Nonfiction | Catapult Extra

Remembering Kathy Leissner

“She could not know that the future would be so ugly.”

University of Texas at Austin and killed fourteen people with a sniper rifle, resulting in, at the time, the deadliest mass shooting in US history. Earlier that morning, before the attack, Whitman not only killed his mother, Margaret, but also his wife, Kathy Leissner.

This March, we published “Listening to Kathy,” an essay by Jo Scott-Coe, which chronicled the brief life and untimely death of Kathy Leissner, and the impact of her loss upon the Leissner family, including her brother Nelson, and the tight-knit community of Needville, Texas.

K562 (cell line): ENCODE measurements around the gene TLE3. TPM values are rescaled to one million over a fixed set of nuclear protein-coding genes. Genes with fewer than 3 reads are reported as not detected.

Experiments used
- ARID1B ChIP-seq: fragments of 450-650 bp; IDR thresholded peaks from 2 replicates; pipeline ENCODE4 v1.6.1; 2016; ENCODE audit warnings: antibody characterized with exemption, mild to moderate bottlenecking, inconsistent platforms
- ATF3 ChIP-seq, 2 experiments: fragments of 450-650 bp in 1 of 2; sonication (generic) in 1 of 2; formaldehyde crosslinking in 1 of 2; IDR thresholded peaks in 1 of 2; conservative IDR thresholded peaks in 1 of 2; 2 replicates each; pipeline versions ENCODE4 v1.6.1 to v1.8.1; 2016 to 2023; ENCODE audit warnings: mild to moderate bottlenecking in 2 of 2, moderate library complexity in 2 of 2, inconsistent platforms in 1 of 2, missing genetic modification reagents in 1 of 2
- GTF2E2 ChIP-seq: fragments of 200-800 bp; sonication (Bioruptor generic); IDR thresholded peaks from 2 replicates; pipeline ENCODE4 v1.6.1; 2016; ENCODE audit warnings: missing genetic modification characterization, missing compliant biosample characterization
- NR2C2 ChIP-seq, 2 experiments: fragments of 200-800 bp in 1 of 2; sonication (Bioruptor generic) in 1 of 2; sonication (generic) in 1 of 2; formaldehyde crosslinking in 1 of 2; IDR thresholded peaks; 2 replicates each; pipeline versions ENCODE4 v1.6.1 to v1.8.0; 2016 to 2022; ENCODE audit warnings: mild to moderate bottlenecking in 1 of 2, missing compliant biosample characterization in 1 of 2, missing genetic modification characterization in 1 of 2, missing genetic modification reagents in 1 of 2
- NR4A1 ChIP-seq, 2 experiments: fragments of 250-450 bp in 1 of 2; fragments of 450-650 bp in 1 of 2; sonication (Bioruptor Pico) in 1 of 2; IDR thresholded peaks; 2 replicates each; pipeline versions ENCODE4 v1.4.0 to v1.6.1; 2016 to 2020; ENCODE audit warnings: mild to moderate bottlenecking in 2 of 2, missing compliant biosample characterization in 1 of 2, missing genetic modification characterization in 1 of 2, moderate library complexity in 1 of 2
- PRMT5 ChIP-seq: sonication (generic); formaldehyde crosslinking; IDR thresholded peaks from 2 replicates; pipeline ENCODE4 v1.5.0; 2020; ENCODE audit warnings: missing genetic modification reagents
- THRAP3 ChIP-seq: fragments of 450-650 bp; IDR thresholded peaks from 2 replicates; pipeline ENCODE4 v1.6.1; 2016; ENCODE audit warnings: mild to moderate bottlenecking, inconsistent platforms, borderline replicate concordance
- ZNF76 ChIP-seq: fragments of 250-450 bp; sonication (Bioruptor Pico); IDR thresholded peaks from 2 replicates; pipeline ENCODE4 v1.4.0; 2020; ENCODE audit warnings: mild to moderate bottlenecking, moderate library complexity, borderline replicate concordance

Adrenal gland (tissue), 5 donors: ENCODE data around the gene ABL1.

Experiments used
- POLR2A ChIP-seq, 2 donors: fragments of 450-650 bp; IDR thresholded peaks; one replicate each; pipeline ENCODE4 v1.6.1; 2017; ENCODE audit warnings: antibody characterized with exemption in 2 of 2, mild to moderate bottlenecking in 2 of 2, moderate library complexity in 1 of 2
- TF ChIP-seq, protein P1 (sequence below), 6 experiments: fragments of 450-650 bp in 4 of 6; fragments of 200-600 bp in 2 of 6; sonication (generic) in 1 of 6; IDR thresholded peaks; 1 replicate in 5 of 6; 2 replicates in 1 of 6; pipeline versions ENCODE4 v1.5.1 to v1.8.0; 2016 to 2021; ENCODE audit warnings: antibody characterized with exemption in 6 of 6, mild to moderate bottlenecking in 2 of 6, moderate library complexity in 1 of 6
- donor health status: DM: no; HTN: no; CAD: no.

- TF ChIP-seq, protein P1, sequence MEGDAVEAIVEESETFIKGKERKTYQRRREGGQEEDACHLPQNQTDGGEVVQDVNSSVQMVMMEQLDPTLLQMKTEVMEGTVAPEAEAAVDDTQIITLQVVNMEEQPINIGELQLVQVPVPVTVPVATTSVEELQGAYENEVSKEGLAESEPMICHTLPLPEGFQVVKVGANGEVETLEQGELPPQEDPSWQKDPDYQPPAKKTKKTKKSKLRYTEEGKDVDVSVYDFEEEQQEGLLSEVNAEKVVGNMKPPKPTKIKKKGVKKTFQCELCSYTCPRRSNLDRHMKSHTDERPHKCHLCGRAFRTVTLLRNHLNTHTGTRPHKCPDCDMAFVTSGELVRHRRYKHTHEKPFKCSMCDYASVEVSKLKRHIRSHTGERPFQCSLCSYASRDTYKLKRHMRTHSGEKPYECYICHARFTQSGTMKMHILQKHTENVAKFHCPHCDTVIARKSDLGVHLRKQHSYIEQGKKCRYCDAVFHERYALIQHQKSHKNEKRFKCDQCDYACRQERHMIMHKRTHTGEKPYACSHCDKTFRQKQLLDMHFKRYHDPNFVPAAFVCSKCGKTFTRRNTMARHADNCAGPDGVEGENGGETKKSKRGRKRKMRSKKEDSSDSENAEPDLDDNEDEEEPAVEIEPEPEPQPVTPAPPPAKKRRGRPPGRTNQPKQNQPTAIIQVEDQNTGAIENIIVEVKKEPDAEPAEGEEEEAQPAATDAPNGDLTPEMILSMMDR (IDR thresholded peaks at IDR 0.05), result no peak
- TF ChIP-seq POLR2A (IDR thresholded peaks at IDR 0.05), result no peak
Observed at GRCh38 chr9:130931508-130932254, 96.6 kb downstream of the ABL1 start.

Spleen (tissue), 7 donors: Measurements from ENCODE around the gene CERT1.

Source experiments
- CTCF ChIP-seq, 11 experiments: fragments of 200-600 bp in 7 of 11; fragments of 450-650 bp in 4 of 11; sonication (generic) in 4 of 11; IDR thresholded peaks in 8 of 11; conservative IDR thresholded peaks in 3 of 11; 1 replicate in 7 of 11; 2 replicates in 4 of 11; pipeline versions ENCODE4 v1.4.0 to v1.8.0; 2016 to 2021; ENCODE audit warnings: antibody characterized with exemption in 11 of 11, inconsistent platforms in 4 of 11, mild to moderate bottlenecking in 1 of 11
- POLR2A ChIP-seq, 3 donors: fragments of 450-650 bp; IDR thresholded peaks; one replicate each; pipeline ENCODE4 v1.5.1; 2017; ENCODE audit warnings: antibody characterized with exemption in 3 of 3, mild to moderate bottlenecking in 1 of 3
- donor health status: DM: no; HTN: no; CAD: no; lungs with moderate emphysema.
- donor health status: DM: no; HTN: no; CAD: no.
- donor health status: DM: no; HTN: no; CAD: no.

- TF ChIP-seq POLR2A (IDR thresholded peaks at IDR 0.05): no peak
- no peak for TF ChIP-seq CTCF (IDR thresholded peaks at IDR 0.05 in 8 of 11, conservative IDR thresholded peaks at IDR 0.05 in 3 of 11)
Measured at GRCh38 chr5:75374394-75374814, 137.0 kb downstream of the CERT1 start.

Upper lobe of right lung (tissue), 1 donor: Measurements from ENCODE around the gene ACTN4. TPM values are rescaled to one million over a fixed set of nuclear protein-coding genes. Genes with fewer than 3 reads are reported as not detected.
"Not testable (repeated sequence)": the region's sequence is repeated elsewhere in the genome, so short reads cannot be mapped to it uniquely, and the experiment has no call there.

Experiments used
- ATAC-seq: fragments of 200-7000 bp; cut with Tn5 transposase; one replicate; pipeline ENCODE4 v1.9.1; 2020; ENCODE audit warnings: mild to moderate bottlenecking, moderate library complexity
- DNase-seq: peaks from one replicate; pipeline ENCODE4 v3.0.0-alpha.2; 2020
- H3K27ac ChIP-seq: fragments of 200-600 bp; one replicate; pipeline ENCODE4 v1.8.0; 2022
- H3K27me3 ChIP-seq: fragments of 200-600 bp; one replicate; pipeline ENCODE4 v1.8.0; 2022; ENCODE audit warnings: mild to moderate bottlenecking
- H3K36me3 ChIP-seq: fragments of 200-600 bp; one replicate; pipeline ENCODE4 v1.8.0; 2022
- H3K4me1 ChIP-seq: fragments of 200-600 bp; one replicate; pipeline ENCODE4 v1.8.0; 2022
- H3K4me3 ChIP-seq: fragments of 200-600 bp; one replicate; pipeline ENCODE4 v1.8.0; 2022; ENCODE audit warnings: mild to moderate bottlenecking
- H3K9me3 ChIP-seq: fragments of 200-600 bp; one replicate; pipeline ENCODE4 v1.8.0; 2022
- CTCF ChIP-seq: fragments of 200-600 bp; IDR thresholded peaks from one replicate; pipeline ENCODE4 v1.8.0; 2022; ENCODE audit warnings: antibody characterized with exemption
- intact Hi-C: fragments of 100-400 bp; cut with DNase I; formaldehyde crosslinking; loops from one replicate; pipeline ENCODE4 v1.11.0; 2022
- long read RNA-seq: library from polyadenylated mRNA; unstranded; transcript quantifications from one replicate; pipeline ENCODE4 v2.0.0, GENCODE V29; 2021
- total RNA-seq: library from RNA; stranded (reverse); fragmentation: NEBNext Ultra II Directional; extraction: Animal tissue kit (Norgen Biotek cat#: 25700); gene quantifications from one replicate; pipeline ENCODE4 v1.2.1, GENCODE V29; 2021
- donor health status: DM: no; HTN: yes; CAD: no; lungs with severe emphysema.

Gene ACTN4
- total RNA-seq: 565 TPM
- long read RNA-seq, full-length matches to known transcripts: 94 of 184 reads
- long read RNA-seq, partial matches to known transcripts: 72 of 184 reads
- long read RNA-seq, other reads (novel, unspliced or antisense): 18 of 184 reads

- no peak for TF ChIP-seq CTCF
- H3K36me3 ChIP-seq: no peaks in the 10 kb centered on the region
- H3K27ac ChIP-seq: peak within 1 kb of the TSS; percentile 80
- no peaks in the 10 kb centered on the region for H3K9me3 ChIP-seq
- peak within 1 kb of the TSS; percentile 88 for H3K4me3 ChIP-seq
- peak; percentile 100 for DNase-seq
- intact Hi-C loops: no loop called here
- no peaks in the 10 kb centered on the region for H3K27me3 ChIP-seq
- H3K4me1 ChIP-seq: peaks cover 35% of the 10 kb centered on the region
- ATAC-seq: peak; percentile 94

In this essay commemorating the fiftieth anniversary of the UT shooting, Jo Scott-Coe revisits “Listening to Kathy,” provides a fresh perspective in the wake of the gun-related tragedies in Orlando, Baton Rouge, San Bernadino, and Dallas, and highlights the violence too often aimed at women by their intimate partners.


Don’t leave me. Don’t hurt me. I don’t want to be a problem.